Toward a March 2024 housing bond measure in Santa Cruz

New housing going up in downtown Santa Cruz.
(Kevin Painchaud / Lookout Santa Cruz)

James Weller, a local housing advocate, thinks he has an answer to our community’s most vexing issue, the fact that most of us cannot afford to pay the exorbitant cost of housing. The state has mandated Santa Cruz County build more, Weller writes, but developers won’t build unless they can make a profit by charging high rents. “But what if we had a public subsidization fund so we could pay developers some fraction of their marginal cost per unit” so that more units could be low-rent dwellings, he asks.”Maybe we could pay them enough to make a profit on the deal.”

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We are all adversely affected by the housing crisis, some more than others.

It’s been two generations since a median-income household could afford to buy a home on the strength of earnings alone, without a big bundle of accumulated wealth.

Why do sellers always seek higher prices? Because they can.

Our institutions of commerce have structured the transactional game we call “the market” to serve the pecuniary interests of the players, who are continually expected to show up with far more money than most of us can muster, unless we’re already owners, or we inherit some wealth.

Most of us in Santa Cruz County cannot well afford to pay going prices for housing without severe sacrifices. And the crisis of homelessness is directly correlated.

We simply do not have enough housing to meet our people’s needs. So we build more dwellings, everywhere possible, including upward. But the real crux of the problem is affordability, not mere supply.

What then, for most of us? We rent.

Many of us pay out most of our incomes to owners who always expect more. By the grace of HUD, the U.S. Department of Housing and Urban Development, a fortunate few of us enjoy subsidized affordable rents, while landlords get paid in full by Uncle Sam.

Thus, most new dwellings must be apartments for rent. In multistory, high-density, urban-infill settings. Affordable rent is the key to housing security.

The private sector can only produce affordable rental housing by including just a few dwellings for below-cost rent in projects yielding mostly high-rent housing. That’s because profit is required at every level of development.

In the public sector, we can deliver 100% affordable housing because owners’ profit is absent and the public bears the cost. But nowhere near enough public funding is at hand. We used to do this with structural public redevelopment district funding, but that’s history.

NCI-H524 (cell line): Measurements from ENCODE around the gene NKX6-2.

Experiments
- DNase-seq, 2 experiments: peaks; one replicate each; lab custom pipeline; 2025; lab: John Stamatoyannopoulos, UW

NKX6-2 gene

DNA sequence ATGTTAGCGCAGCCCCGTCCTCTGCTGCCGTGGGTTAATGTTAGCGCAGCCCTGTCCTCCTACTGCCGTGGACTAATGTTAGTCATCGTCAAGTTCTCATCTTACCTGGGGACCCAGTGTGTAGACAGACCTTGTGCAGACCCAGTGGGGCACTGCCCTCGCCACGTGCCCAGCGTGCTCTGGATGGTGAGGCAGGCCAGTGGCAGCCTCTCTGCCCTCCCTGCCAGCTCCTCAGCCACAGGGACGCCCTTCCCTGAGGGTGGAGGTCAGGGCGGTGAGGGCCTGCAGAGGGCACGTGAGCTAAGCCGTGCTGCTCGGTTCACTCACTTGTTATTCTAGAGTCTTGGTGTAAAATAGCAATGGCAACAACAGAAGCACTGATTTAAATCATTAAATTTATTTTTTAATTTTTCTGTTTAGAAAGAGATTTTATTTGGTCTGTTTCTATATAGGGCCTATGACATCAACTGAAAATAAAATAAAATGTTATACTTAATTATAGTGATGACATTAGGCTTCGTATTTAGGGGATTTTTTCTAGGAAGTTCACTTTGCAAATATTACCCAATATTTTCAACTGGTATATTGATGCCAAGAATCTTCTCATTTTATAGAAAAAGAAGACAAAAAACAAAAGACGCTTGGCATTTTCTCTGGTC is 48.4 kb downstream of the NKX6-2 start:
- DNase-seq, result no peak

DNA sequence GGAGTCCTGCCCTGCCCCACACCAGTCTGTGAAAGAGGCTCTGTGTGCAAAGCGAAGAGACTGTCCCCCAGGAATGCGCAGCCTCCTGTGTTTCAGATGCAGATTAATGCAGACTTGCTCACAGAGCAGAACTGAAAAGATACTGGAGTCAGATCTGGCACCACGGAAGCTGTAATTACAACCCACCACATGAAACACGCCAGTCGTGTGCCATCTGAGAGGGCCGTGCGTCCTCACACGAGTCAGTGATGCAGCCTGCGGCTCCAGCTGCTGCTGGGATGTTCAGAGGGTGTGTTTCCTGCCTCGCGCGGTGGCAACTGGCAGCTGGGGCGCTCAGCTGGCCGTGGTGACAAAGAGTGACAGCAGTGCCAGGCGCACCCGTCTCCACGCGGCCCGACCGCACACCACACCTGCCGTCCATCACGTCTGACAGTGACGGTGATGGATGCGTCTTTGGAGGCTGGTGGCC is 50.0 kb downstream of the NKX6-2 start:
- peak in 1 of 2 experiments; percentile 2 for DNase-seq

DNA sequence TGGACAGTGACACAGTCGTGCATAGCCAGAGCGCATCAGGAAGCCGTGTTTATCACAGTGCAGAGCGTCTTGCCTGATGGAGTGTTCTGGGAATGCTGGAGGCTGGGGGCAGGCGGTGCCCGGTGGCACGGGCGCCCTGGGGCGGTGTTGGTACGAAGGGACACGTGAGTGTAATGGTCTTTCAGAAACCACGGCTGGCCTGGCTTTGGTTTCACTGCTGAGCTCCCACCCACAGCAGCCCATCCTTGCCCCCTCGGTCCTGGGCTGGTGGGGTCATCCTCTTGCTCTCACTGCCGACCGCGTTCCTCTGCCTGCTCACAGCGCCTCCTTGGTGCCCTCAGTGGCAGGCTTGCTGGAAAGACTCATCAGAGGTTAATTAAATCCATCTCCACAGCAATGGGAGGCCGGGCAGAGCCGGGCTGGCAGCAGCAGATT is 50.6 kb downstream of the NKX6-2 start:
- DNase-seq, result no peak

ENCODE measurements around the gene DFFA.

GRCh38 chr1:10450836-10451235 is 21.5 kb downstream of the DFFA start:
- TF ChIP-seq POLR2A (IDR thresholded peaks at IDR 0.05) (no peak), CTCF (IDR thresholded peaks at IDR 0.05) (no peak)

To begin to meet the need, we permit “market rate” apartments, about seven of them for every income-restricted affordable one, pursuant to our local “inclusionary” ordinance that calls for one in five to be let at lower rents; but state law allows “density bonus” increases in the total number of units, without more income-restricted housing being required in the bonus.

If we required the same portion of “bonus” units to be income-restricted as we do the “base” numbers, private-sector developers would not profit sufficiently and would therefore not build at all. In their frame of reference, profit is paramount.

But what if we had a public subsidization fund so we could pay developers some fraction of their marginal cost per unit, in exchange for another “inclusionary” one in five of the bonus units, to be permanently low-rent dwellings? Maybe we could pay them enough to make a profit on the deal.

James Weller is a founding leader of COPA and a member of Peace United Church of Christ in Santa Cruz.
(Via James Weller)

Any which way, public subsidies are necessary if we want to build more affordable housing than the private sector can accomplish. Costs are high. Taking everything into account, the average unsubsidized apartment can cost $500,000 or more to build.

The public sector can do better.

A 50-unit public housing project might cost $20 million or less, but public funding is scarce. Instead, maybe a per-unit public subsidy program could yield 50 more affordable apartments out of the next 250 private-sector density bonus units for $12 million or so.

More bang for the buck.

An important community-based effort will soon be under way in the City of Santa Cruz to organize an affordable housing bond measure that could be passed by a 50%-plus 1 majority vote on the March 2024 ballot, raising necessary public funds to create more affordable housing for modest-income and low-income residents, and supportive housing for very disadvantaged residents transitioning off the streets and out of the woods.

A per-unit subsidy program to augment our 20% inclusionary standard could be an effective way of utilizing new bond funding to create as much affordable housing as possible in our economically challenging environment.

James Weller is a founding leader in the Central Coast COPA organization (Communities Organized for Relational Power in Action) and a member of Peace United Church of Christ in Santa Cruz. COPA’s Housing Action Team has studied the proposed draft City of Santa Cruz Housing Element and has made key recommendations, supporting in concept a housing bond initiative, and including a per-unit inclusionary housing subsidy program, among other policies.

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